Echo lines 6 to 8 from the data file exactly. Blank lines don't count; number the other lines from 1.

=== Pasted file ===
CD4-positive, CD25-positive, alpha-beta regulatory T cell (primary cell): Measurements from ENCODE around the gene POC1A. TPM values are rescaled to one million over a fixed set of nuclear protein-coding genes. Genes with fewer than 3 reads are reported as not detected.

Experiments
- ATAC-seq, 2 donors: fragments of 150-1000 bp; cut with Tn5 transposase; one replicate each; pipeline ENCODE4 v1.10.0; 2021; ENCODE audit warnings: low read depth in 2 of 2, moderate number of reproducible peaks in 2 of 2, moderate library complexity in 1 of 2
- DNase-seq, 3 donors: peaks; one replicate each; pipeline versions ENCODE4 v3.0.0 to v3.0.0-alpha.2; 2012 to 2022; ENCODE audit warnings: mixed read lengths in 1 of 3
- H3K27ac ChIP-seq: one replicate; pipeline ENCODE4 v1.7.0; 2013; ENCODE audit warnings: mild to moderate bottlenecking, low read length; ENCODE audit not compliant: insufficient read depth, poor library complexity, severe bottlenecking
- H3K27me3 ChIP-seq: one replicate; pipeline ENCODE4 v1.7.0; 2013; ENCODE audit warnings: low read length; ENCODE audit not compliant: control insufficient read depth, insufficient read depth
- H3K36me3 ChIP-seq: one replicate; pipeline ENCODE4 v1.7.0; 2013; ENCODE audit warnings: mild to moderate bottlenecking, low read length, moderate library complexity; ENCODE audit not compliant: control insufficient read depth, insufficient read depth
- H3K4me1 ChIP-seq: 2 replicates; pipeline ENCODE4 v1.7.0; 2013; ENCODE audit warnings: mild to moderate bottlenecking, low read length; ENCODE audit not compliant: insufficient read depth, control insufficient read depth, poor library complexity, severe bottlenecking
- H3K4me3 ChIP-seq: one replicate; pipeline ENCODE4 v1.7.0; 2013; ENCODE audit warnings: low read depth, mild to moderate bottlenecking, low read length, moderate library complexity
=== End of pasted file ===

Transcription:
- H3K27me3 ChIP-seq: one replicate; pipeline ENCODE4 v1.7.0; 2013; ENCODE audit warnings: low read length; ENCODE audit not compliant: control insufficient read depth, insufficient read depth
- H3K36me3 ChIP-seq: one replicate; pipeline ENCODE4 v1.7.0; 2013; ENCODE audit warnings: mild to moderate bottlenecking, low read length, moderate library complexity; ENCODE audit not compliant: control insufficient read depth, insufficient read depth
- H3K4me1 ChIP-seq: 2 replicates; pipeline ENCODE4 v1.7.0; 2013; ENCODE audit warnings: mild to moderate bottlenecking, low read length; ENCODE audit not compliant: insufficient read depth, control insufficient read depth, poor library complexity, severe bottlenecking